By Rachael Bunyan
November 26, 2019

A koala that had received global attention after dramatic video footage emerged of its rescue from Australia’s bushfires by a woman who wrapped it in her shirt has died after suffering extensive burns.

Video footage released on Nov. 19 showed the koala, later named Ellenborough Lewis, as it was rescued by Toni Doherty who plucked him from a tree in New South Wales. Doherty took the koala to the Koala Hospital in Port Macquarie but the hospital were unable to save him and put him to sleep today as a result of his severe burns.

“In Ellenborough Lewis’s case, the burns did get worse, and unfortunately would not have gotten better,” the hospital said in a statement. “The Koala Hospital’s number one goal is animal welfare, so it was on those grounds that this decision was made.”

The death comes after Deborah Tabert, chairman of the Australian Koala Foundation, last week estimated that over 1,000 koalas have perished in the fires ravaging the country in the last two months.

Tabert fears that the fires, which have devastated large areas of Australia since Oct. 20, have drastically impacted the already threatened Koala population and their habitat.

Initially wildlife charities estimated that 350 koalas had been killed in the bushfires in New South Wales and Queensland, but Tabart has argued that the figure is much higher.

“If we combine all of the estimated deaths of koalas in the bushfires, there could be 1000 koalas that have been killed in the last two months,” Tabart told Daily Mail Australia on Nov. 22.

“The bushfires have had a massive impact on their population,” she added. “Because of deforestation and now the bushfires, there is so little habitat left and trees with eucalyptus take months to grow back.” The Australia Koala Foundation believes that there are 18,000 koalas in New South Wales alone.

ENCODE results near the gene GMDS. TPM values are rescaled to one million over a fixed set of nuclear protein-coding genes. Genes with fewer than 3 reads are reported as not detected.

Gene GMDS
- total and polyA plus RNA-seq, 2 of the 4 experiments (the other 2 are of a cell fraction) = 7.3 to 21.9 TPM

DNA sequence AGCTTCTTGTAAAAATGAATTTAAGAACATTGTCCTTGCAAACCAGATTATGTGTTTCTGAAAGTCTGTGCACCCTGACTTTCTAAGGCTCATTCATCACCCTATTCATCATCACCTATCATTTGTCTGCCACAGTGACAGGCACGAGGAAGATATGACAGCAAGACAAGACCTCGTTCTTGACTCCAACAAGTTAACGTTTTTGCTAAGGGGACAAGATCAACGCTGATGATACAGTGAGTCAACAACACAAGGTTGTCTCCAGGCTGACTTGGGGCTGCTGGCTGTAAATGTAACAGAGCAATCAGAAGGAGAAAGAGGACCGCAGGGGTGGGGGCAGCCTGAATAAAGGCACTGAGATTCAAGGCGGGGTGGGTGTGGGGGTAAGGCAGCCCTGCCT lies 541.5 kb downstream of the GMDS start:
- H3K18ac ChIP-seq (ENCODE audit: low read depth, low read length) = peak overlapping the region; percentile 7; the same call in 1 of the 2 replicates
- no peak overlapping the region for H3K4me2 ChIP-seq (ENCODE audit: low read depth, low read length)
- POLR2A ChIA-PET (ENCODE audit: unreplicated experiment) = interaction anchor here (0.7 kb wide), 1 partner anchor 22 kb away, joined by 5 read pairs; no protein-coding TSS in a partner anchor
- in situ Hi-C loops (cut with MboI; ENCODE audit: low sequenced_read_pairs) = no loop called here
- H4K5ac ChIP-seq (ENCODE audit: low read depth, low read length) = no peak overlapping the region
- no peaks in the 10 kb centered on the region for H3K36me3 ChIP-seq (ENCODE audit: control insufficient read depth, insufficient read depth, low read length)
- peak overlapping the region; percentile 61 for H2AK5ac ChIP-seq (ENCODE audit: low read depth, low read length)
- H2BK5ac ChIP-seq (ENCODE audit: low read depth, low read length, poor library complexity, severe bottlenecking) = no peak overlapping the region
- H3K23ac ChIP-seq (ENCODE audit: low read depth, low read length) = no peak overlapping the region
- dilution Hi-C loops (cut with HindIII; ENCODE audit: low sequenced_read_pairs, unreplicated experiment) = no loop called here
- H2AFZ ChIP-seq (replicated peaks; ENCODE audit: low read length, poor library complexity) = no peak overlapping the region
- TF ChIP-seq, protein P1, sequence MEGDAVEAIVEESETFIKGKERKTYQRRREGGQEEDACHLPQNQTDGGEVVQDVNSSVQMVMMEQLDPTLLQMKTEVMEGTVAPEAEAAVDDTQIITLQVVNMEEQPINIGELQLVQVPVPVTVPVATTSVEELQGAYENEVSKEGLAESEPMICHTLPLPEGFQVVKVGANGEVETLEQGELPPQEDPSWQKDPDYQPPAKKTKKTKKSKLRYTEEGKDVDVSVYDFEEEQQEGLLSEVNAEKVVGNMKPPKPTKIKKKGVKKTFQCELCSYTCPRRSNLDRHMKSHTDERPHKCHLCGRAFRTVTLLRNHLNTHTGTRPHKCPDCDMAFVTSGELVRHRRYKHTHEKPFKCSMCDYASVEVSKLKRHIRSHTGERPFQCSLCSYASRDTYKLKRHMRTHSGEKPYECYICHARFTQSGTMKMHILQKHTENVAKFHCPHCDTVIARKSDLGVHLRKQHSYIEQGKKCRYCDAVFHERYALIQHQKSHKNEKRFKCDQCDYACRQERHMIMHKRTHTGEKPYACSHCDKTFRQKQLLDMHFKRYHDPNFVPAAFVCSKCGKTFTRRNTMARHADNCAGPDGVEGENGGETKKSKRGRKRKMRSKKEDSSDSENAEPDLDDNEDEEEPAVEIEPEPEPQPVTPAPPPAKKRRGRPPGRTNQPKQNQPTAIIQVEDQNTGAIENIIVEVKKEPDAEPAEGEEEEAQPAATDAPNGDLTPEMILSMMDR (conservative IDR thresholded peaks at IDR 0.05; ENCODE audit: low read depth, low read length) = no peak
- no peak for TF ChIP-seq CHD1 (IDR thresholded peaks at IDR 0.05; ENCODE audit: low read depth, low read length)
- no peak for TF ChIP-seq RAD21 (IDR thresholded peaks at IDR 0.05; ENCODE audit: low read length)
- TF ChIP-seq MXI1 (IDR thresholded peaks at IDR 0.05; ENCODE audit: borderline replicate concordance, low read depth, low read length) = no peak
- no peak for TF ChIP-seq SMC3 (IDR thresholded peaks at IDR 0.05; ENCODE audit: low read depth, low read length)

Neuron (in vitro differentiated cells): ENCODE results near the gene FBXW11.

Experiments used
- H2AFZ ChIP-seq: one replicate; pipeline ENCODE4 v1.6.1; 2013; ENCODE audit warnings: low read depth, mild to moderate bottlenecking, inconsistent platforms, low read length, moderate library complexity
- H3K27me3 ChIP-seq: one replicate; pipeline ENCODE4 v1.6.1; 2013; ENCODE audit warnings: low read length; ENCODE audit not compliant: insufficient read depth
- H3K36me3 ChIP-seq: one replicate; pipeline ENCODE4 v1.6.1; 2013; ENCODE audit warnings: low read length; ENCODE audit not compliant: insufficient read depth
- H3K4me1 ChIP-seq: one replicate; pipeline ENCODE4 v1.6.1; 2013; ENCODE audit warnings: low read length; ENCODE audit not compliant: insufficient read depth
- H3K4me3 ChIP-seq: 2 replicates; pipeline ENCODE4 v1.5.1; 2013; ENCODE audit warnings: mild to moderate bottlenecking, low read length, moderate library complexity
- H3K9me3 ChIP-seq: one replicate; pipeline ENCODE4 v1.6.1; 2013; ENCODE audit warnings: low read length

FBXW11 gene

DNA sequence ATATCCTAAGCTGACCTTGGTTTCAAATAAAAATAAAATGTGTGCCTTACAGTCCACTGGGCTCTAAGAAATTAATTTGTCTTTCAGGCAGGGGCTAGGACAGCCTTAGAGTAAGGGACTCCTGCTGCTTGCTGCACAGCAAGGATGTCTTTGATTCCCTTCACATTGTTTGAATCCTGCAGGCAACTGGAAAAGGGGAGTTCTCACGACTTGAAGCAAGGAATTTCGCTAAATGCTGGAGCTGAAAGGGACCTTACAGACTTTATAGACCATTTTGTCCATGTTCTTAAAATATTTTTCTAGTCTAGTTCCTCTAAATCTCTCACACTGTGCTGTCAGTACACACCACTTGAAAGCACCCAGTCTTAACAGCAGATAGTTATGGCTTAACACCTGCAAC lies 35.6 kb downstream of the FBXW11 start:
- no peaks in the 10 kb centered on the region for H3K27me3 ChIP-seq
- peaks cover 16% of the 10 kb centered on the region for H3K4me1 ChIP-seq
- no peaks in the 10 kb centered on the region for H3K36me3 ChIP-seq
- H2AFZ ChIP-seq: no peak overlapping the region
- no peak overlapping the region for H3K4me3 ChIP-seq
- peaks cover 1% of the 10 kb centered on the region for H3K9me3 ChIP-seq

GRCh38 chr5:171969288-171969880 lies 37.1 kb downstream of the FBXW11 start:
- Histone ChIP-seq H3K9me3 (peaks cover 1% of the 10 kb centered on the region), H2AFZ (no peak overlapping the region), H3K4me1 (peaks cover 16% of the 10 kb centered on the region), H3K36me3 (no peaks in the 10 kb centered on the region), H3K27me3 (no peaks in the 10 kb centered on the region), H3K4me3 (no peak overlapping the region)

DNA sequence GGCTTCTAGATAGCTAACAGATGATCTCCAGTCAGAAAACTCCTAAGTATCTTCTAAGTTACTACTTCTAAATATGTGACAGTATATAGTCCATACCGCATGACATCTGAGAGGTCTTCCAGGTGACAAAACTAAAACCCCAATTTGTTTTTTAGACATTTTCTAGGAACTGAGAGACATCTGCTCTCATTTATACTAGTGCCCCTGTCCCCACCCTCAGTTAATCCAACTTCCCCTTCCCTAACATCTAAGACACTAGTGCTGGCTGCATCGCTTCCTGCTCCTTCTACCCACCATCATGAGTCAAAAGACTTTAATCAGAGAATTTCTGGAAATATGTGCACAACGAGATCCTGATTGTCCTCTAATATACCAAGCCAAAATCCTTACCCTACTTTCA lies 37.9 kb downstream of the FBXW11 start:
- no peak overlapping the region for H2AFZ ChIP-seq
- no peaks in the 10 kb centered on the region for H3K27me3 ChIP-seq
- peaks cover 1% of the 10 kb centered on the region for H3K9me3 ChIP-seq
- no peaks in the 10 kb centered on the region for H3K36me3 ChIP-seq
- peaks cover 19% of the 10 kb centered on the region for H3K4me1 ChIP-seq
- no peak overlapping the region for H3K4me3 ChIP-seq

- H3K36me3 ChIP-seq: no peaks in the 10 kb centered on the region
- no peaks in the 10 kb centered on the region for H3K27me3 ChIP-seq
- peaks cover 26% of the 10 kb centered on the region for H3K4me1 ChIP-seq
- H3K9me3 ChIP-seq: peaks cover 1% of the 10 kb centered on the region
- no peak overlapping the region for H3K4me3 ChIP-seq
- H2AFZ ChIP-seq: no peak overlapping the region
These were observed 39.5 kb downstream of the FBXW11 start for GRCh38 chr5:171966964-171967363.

Deforestation in Australia has meant that the koalas were already under threat before the bushfires. In May, Tabart argued that koalas may be “functionally extinct” in Australia and called on Scott Morrison, Australia’s Prime Minister to protect koalas and their habitat by enacting the Koala Protection Act (KPA).

“Functionally extinct” is when a species’ reduced population means that they no longer have enough members to produce future generations or play a significant role in the ecosystem.

The argument that koalas are “functionally extinct” is contested in the scientific field. Whilst their population is falling sharply due to deforestation and climate change, and local populations of koalas are heading towards functional extinction, biologist Christine Adams-Hosking expressed her concern over any general claim on their population status. “Australia is a big country, there are koalas all over the place and some of them are doing fine,” Adams-Hosking told New Scientist in May this year. “You can’t just make that statement broad-brush.”

The Rescue Collective, a Brisbane-based wildlife charity, said on Nov. 24 that animal rescuers were only just now able to enter fire zones on the East Coast of Australia to witness what they described as “a wildlife apocalypse”.

“As the embers cool and the smoke begins to clear, the harsh reality sets in. This is far worse than we could ever have imagined,” they said in a Facebook post.

Amid the bushfire crisis — which has killed six people, destroyed around 1.7 million hectares in New South Wales alone, shrouded Sydney in smoke, and killed animals— Morrison has been criticized for his response.

Morrison argued last week that there was no direct link between the severity of the fires burning across Australia at alarming rates and the country’s carbon emissions, which are among the highest per capita in the world. He told ABC AU during a radio interview on Nov. 21 that there was no “credible scientific evidence” that cutting carbon emissions could reduce the severity of the fires.

“Climate change is a global phenomenon and we’re doing our bit as part of the response to climate change — we’re taking action on climate change,” he said. “But I think to suggest that at just 1.3% of global emissions, that Australia doing something more or less would change the fire outcome this season — I don’t think that stands up to any credible scientific evidence at all.”

Australia only accounts for 1.3% of global emissions when calculating the carbon dioxide released within the country. But Australia also produces another 3.6% in global emissions as a result of coal, oil and gas exports, according to research published in July this year by science and policy institute Climate Analytics. The research argues that Australia is in fact contributing to nearly 5% of global emissions.

 

Contact us at editors@time.com.

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